5. Proper protein consumption releases a naturally occurring hormone in the body called glucagon. Glucagon's role is to help control insulin levels. This is very important! See the section on carbohydrates (point number 4) for a further explanation.

Fat:
1. Fat is primarily a result of excess of food consumption or improper food consumption (i.e. greater than 25 - 35 % of calories).
2. Moderate fat intake is necessary for proper bodily function, such as the storage of the fat soluble vitamins A, D, E, & K.
3. Fat (in the form of essential fatty acids) plays a critical role in the formation of many important hormones.
4. Fat is the primary energy source for distance athletes, however, excess fat intake is not required because of the efficiency at which the body metabolizes fat and because fat has twice as much energy per gram as carbohydrates.
5. Fat does not have a direct effect on insulin or blood sugar levels, but when consumed along with carbohydrates, it tends to slow absorption of carbohydrates which will help keep insulin and blood sugar levels constant.
6. There are three types of fat:

For your body to work at optimal levels, the fats within each cell must not be too viscous nor too fluid (called the "fluidity zone"). For this reason, monosaturated fats should make up the majority of your fat intake. Furthermore, some monosaturated fats like cod liver oil or the fats found in salmon, contain important fatty acids called eicosapentaenioc acid (EPA) which help maintain proper hormonal balance.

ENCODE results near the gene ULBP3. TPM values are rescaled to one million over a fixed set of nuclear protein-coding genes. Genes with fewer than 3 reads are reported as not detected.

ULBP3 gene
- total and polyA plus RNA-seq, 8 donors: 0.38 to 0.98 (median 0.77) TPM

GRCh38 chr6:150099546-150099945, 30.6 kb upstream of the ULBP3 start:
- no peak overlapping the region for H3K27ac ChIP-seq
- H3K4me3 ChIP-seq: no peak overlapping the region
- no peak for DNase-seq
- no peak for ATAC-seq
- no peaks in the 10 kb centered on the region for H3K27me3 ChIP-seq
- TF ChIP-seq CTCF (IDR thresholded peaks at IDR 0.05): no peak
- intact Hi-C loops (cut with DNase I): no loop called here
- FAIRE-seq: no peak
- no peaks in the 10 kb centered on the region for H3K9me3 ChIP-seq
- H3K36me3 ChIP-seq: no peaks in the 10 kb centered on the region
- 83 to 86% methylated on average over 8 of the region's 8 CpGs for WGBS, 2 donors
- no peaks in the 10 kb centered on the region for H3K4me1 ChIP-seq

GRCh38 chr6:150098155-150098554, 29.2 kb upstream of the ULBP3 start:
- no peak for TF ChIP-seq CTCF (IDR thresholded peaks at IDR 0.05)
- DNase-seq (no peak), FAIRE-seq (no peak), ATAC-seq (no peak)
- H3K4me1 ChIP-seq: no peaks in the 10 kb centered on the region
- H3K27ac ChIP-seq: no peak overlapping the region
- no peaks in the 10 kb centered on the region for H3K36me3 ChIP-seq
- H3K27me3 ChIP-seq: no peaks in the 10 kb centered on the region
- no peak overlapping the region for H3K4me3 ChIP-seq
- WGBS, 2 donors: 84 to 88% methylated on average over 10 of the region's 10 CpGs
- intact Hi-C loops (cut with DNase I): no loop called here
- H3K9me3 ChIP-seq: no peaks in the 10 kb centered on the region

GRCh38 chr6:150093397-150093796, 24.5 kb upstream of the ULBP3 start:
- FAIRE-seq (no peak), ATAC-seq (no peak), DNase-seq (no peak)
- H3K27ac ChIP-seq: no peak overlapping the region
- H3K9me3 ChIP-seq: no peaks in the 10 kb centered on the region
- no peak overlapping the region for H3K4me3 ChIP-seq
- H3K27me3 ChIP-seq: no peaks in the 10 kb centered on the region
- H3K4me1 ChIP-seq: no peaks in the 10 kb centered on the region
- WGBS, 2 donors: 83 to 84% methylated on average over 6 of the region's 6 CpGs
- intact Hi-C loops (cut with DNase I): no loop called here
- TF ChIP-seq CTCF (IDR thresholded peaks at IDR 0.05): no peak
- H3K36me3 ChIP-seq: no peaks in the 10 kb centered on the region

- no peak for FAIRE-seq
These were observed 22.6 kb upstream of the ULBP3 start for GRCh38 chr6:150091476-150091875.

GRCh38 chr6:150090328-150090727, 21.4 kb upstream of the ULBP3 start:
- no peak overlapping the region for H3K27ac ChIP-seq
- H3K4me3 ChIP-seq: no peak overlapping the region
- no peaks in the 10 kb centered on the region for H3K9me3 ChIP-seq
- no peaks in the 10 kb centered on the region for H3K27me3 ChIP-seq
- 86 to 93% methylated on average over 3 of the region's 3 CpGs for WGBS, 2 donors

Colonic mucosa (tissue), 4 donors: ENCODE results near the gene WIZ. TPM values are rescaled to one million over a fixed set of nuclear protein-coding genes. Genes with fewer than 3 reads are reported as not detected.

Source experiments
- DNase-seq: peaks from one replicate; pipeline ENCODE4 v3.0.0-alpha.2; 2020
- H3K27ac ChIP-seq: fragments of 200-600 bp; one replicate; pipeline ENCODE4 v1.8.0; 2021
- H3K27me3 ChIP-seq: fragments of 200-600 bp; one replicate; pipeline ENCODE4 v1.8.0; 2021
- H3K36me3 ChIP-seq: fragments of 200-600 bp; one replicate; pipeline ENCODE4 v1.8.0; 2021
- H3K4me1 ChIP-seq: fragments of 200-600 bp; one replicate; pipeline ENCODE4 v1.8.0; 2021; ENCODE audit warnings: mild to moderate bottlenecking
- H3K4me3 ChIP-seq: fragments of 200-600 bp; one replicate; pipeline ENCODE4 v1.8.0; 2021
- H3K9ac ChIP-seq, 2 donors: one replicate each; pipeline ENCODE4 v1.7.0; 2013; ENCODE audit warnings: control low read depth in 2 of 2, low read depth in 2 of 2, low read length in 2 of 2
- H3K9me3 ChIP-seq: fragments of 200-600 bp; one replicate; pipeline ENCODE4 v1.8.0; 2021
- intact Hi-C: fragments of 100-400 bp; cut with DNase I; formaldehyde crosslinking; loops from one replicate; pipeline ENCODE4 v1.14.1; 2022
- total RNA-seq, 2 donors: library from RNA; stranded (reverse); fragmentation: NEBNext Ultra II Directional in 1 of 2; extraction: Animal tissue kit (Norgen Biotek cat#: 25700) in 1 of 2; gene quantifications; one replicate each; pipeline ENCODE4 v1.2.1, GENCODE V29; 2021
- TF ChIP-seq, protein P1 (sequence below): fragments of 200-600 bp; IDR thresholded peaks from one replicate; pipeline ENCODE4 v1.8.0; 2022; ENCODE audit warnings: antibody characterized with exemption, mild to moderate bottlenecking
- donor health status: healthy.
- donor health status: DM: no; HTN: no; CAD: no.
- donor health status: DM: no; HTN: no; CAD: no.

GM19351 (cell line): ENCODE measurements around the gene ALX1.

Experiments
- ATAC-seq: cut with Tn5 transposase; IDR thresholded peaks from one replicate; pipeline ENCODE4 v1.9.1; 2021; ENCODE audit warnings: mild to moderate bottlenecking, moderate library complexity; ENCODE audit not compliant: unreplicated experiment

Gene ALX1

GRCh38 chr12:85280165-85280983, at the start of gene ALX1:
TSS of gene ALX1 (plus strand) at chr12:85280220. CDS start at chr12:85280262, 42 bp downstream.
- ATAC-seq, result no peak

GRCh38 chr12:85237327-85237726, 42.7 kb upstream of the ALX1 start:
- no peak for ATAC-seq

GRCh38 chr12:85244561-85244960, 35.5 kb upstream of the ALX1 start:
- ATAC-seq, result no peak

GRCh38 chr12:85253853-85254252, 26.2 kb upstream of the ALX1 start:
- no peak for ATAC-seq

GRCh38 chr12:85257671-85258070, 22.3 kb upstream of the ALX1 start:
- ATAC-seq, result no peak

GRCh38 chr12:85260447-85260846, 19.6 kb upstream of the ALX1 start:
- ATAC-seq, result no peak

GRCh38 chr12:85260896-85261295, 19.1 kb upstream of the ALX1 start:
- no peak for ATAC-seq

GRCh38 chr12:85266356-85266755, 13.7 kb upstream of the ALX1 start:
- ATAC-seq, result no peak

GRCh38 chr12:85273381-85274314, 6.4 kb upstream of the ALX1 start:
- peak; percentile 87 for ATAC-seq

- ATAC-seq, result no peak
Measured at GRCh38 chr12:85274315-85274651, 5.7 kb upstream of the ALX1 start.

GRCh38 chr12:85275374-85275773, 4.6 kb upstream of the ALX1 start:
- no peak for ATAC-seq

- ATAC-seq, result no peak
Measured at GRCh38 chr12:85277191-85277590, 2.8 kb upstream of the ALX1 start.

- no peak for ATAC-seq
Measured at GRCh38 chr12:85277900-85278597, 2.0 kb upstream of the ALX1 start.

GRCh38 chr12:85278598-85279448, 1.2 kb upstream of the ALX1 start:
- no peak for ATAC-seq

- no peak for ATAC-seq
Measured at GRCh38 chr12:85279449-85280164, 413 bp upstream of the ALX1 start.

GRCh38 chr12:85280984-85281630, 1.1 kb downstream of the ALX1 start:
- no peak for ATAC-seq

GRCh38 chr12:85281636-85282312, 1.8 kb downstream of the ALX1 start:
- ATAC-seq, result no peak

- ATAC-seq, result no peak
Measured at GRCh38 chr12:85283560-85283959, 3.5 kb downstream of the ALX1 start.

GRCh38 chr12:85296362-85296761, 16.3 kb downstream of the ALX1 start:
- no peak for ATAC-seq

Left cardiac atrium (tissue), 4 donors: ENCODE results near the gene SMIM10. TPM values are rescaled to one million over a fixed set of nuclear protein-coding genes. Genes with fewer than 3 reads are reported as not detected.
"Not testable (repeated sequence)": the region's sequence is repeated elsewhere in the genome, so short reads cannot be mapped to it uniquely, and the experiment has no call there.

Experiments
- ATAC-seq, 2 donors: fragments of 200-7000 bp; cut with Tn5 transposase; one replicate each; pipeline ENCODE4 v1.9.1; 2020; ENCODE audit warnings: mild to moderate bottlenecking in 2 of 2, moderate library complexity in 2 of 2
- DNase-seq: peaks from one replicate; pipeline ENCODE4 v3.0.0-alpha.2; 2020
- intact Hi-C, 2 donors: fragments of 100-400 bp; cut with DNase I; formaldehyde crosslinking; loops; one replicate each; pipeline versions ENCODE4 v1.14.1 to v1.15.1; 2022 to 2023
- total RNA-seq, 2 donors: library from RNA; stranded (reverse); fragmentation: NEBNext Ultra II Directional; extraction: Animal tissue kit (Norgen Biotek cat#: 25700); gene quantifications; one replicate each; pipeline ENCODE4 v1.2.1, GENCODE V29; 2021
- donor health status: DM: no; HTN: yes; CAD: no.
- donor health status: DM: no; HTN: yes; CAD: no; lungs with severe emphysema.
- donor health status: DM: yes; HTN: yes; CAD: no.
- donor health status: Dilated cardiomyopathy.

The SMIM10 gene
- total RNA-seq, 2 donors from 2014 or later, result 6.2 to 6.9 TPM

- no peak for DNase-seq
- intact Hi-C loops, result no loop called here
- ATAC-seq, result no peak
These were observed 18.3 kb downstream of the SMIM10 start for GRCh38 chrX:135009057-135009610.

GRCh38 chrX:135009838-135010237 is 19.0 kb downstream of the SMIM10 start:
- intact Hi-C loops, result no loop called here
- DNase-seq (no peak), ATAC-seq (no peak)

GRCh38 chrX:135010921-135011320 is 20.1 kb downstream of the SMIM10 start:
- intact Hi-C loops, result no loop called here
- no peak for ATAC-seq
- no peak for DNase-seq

Some Tips about Meals, and Eating Before and After Exercise

Five Nutrition Rules That Apply to Everyone
1. Always eat at least 5 meals a day. Two or three meals simply is not often enough. Your blood sugar levels will be controlled, you will get protein in small amounts throughout the day to support growth and recovery, and, most important, the enzymes that store fat will no longer be produced, making you biochemically incapable of storing fat!
2. Remember to balance your caloric intake. In each of your 5 meals, approx. 25 - 35% of the calories should come from fats, 25 - 30 % from protein, and 50% from carbohydrates.
3. When you sit down to eat, ask yourself, "What am I going to be doing with the next three hours of my life?" Then, if you are taking a nap, eat less; if you are planning on a training session, eat more.
4. Another thing to remember whether you are trying to lose fat or gain muscle is to "zig-zag" your caloric intake. For example, if you want to lose fat, reduce your calories during the week, but eat normal on Friday night and Saturday. This will (1) readjust your BMR upwards, (2) support lean tissue building, and (3) give you a psychological "lift". Remember, in rule 1 you learned that your fat storing enzymes were no longer present, so you can eat sweets once in a while. In fact, if you want to put on lean muscle, you must do this!
5. Drink 8-10 glasses of water each day. This will insure your replacing fluids lost during exercise. You need not wait until you are thirsty.